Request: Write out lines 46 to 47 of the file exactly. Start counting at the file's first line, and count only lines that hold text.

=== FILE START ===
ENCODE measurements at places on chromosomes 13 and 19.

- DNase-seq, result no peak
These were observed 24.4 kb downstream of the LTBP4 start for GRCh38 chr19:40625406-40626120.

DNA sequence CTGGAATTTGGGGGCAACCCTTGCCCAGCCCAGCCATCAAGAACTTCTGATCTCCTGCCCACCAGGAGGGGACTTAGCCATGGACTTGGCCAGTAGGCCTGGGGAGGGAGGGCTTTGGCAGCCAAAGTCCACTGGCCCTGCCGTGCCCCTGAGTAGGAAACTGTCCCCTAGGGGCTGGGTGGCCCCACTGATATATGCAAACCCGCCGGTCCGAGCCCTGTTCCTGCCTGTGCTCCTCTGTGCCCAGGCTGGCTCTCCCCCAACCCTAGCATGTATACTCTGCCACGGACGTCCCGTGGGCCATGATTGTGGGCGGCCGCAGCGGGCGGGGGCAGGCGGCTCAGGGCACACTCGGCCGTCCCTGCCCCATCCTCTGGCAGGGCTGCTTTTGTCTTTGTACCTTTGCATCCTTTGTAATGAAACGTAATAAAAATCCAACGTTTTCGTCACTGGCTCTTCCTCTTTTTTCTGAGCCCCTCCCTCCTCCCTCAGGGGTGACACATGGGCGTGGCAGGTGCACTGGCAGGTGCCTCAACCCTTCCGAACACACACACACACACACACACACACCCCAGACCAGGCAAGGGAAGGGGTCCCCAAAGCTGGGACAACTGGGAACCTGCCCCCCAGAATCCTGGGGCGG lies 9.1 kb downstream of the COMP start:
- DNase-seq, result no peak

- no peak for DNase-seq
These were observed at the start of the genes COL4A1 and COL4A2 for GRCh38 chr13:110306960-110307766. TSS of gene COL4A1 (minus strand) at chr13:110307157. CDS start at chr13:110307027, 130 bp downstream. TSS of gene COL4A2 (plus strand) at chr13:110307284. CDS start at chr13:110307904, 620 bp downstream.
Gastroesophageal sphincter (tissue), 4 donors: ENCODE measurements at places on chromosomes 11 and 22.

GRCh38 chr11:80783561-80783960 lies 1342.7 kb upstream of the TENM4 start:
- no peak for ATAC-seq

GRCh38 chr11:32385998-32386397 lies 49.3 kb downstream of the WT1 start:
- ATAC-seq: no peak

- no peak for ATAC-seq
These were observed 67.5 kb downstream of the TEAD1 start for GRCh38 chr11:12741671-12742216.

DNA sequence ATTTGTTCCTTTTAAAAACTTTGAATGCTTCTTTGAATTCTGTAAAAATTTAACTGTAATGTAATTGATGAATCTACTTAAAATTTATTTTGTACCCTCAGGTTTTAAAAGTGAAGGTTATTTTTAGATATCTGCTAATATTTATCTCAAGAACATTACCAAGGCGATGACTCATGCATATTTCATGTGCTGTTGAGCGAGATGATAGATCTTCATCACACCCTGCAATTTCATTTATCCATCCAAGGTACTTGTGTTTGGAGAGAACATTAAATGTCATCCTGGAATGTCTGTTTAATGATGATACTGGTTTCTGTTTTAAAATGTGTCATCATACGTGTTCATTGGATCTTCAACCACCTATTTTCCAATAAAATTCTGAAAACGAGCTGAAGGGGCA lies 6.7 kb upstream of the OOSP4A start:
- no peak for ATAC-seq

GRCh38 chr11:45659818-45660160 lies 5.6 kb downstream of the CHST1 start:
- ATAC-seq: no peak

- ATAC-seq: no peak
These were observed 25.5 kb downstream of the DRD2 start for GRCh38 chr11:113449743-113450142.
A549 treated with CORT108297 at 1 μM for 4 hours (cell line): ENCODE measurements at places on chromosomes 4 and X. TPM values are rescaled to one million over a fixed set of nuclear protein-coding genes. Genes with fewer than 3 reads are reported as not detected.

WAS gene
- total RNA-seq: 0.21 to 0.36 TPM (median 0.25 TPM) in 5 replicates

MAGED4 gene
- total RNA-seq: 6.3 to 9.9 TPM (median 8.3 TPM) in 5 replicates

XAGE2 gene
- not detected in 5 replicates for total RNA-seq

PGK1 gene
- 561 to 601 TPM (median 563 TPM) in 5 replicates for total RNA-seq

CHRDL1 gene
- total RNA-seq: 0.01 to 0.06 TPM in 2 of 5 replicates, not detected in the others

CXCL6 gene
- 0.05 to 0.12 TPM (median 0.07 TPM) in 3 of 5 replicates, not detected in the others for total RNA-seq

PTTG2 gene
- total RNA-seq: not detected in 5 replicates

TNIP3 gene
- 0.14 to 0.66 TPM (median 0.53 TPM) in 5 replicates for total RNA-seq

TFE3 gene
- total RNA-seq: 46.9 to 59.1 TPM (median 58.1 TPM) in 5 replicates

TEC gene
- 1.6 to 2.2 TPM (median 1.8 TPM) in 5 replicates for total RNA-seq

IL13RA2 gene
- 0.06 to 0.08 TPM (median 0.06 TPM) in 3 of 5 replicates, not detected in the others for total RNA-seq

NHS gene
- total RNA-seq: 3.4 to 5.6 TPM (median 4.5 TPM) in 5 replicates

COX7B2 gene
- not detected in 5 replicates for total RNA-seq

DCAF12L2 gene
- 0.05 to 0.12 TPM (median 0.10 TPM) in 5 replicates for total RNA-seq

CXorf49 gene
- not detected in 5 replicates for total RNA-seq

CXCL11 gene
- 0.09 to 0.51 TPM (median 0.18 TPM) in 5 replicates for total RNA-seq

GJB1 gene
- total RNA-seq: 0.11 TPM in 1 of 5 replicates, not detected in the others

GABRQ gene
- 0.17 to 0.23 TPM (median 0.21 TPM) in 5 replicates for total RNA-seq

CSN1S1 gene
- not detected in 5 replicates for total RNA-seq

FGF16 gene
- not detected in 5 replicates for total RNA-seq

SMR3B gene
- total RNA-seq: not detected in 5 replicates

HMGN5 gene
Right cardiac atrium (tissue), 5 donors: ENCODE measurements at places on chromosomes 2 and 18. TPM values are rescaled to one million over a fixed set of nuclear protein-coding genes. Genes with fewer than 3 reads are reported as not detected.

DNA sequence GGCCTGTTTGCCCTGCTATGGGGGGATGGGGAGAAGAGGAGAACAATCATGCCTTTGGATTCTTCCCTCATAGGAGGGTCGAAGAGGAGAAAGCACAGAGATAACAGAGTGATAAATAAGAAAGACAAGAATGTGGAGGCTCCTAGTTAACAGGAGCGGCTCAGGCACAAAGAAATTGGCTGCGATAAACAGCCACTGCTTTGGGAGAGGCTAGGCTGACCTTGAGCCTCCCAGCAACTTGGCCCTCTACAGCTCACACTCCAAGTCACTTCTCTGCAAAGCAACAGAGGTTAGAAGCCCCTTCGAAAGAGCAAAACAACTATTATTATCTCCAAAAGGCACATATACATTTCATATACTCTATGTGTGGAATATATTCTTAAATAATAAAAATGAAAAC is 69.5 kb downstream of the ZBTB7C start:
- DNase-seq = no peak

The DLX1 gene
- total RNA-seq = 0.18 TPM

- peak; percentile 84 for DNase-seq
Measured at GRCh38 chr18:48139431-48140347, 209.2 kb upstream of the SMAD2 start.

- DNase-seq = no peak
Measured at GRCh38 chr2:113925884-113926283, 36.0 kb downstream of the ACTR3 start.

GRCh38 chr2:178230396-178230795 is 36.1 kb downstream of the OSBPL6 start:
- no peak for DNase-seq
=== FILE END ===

COX7B2 gene
- not detected in 5 replicates for total RNA-seq